Publisher: Everyman Chess Author: GM Simon Williams 468 pages ★ ★ ★ ★½


When choosing a new opening to learn, it makes sense to select one that suits your style of play. For aggressive risk-takers an opening described as “killer” might be a good fit and this would seem to be the case here.

The author is the English GM Simon Williams whose peak rating (to date) is 2550. He is well-known as a very strong attacking player who likes to play the Sicilian Dragon, a double-edged opening if ever there was one, and the Dutch, which he has played for his entire career.

He points out that the Dutch (1…f5) is a natural choice vs 1. d4 for those who like to meet 1. e4 with the Sicilian as the pawn structures mirror one another and they have some ideas in common. In addition to this, Williams points out the similarities between the Dutch and certain openings for White, including the Grand Prix Attack (1. e4 c5 2. Nc3 d6 3. f4) and Bird’s Opening (1. f4), the bonus being that understanding the Dutch will enable you to be play these lines better too.

I should mention that this book covers Simon William’s favourite Classical Dutch with pawns on f5-e6-d6 and Bishop on e7, as opposed to the Stonewall (pawns on f5-e6-d5-c6 and Bishop on d6) or Leningrad (Kside fianchetto).

There are 10 chapters dealing with different variations and these come after a chunky (55 page) introduction which outlines a few key ideas to keep your position sound. These include how to deal with the central pawn structure and where to place your pieces to attack White’s King.

So we are told to get in …e5 and are warned that allowing White to play e4 without us having ….e5 available will lead to an inferior position because White will be able to open the e-file and attack our weak e6 pawn.

We are also advised to leave the light-squared Bishop on c8 for a while as it is already reasonably placed for Black’s purposes, only moving it when it can come into the game with great effect perhaps on g4 or h3.

These are the first 2 of 8 rules that GM Williams outlines for the Dutch player, others including pawn breaks and heavy piece manoeuvres. These rules are given with the reasoning for each then an example of the rule’s use (or misuse) in a real GM game. (I wrote these rules down and kept them by my side whilst playing some friendly blitz games to get used to them).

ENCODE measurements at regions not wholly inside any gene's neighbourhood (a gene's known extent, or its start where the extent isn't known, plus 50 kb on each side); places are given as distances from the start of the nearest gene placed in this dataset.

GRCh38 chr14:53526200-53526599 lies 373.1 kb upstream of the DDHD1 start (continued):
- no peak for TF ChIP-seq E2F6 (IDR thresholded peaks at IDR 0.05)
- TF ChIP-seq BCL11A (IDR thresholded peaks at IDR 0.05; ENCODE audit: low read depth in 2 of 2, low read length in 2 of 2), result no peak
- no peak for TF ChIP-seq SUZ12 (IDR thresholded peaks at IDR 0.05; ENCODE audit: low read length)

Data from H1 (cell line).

The 10 variations are:

1. Ye Olde Faithful 7…a5Dutch1

Amongst its uses, ….a5 can help secure a Knight or Bishop on b4 and allow the quick transfer of the a8 Rook to the Kside via a6.




Dutch22. The Most Popular Move 7…Qe8

Initiating the Queen manoeuvre to h5. Simon Williams says that, although this is the most popular 7th move choice for Black, he does not believe it to be the strongest option.




Dutch33. The Modern 7…Ne4

Freeing f6 for the Bishop and potentially grabbing space if White exchanges Knights. Simon Williams demonstrates a game where he beat Sokolov with this variation.




Dutch44. New, Fresh and Slightly Dubious

7…Nc6 when White can respond with d5 and Nd4





Dutch55. White Plays g3 and Bg2, Early Deviations






Dutch66. White Avoids Fianchettoing

This chapter includes a really good overview of both sides strategies if White decides upon a Colle or London System versus the Dutch.




Dutch77. Aggressive Set-ups and Early Gambits

Including the wild Korchnoi variation (pictured).





Dutch88. Early Deviations: 2 Nc3 and 2 Bg5

Important lines to know how to face if you open 1…f5 (as opposed to 1…e6 and 2…f5).





Dutch99. White Avoids d4 and Adopts an English Set-up.






Dutch1010. White Avoids c4 and d4

Including 2. d3 Nc6 (pictured) and the dangerous Lisitsyn Gambit (1. Nf3 f5 2. e4!?).




Every chapter is packed with annotated games (the book has 45 in total) to illustrate the ideas, with wins for both sides showing where the mistakes and opportunities lie. These annotations go up to the endgame where appropriate although many end in mating attacks! Also, at the end of each chapter is a test with a number of positions to assess and reinforce your understanding of the material. Many of the games are the author’s own from GM level play and there are also games featuring Korchnoi, Caruana, Carlsen, Karpov and Short to name a few.

This is definitely a book that can take you from never having played the opening before to a very sound understanding of it, ready to face anything your opponent has to throw at you. The opening itself is a recommended choice for those looking for excellent winning chances as Black versus 1. d4/1. c4/1.Nf3.

You can grab a copy from the publishers, Everyman Chess, and there is a free sample available on their site too.



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